UPDATE 2: I just saw that Tom Ascol posted a thread objecting to at least part of the argument in this post. He writes:

I’m not a mind-reader. I could be wrong about what the messengers intended, but I don’t think I am. And here’s why.

As I argued above, the messengers passed a resolution supporting the Hyde Amendment, which is an incremental pro-life measure that Southern Baptists have been supporting for at least 40 years. How can you explain messengers’ voting for an Abolitionist resolution that repudiates Hyde and then voting for another resolution that affirms Hyde? It’s far more likely that the implications of the Abolitionist resolution were not clear to messengers and that the messengers did not intend to repudiate their decades-long, documented support of the pro-life movement. Richard Land just made the same observation, saying:

This resolution is not, I believe, indicative of where the vast majority of Southern Baptists are on the issue. Here are the reasons why I believe this to be so. First, the same convention meeting that passed this resolution also overwhelmingly passed a resolution commending the Hyde Amendment, a classic case of “incrementalism” in that Hyde forbids the use of federal tax funding or state matching Medicaid funds for almost all abortions. Unless the Southern Baptists attending the Convention were schizophrenic, one of the two resolutions is an anomaly.

I think Dr. Land is right.

But again, I could be wrong. If I am and I find myself in the minority in the SBC, that doesn’t change my view that pro-life incrementalism is a principled, biblical approach to working for the abolition of abortion. I will continue to support efforts to take as much ground as we can and to save as many lives as we can on the way to abolition. And I will continue to make the case to my brothers and sisters in the SBC that the Abolitionist strategy is unwise and unlikely to make much headway toward the ultimate goal.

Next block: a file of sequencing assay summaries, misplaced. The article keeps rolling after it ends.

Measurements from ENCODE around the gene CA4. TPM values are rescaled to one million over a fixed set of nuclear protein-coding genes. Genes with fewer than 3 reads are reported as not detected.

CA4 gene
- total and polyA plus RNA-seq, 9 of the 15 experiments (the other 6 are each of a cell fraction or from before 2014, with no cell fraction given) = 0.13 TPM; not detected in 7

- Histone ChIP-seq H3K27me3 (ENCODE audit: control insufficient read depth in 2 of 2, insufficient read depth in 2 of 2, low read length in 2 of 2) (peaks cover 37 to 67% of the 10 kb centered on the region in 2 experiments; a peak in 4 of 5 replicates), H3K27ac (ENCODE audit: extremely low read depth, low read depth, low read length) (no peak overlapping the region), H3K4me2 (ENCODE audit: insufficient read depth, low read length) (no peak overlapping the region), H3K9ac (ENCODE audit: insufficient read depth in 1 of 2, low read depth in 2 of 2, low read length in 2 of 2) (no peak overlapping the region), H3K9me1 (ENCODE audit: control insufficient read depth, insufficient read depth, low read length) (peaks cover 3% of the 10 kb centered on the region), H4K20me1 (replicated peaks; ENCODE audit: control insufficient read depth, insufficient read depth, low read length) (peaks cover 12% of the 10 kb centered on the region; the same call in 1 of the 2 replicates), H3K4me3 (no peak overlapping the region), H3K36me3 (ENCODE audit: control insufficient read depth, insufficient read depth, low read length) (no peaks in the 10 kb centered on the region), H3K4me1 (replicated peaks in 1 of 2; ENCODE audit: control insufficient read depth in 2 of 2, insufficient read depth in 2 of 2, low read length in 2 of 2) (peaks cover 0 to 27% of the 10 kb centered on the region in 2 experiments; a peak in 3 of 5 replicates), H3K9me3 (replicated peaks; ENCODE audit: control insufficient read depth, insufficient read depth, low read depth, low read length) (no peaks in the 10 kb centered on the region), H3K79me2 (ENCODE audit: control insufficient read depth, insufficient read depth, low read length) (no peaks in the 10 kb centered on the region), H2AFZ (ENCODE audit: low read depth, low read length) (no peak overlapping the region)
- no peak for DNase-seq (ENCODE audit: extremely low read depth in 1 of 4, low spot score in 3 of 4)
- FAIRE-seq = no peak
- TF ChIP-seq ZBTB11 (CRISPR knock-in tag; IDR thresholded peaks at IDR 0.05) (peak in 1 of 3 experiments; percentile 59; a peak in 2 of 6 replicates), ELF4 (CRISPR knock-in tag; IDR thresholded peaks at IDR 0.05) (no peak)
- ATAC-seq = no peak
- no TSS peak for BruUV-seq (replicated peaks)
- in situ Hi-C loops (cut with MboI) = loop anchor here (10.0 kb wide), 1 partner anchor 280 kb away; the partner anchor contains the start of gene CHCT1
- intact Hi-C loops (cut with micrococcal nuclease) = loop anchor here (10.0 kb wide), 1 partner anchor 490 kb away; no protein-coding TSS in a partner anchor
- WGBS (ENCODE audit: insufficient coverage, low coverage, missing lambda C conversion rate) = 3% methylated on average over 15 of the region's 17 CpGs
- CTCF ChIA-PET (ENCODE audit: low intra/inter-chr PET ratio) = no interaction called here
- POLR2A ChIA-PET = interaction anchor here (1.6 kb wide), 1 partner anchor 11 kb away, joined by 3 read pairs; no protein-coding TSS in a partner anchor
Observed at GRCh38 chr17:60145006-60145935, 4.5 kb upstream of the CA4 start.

We are on the verge of seeing the Supreme Court overturn Roe v. Wade. It’s the single most important pro-life achievement in two generations, and it happened because Mississippians passed a pro-life, incrementalist law. This never would have happened had we followed the strategy of the Abolitionists. I want Southern Baptists to be in the fight, not standing on the sidelines. The sidelines are exactly where Southern Baptists would be if they were to follow the all-or-nothing approach of the Abolitionists.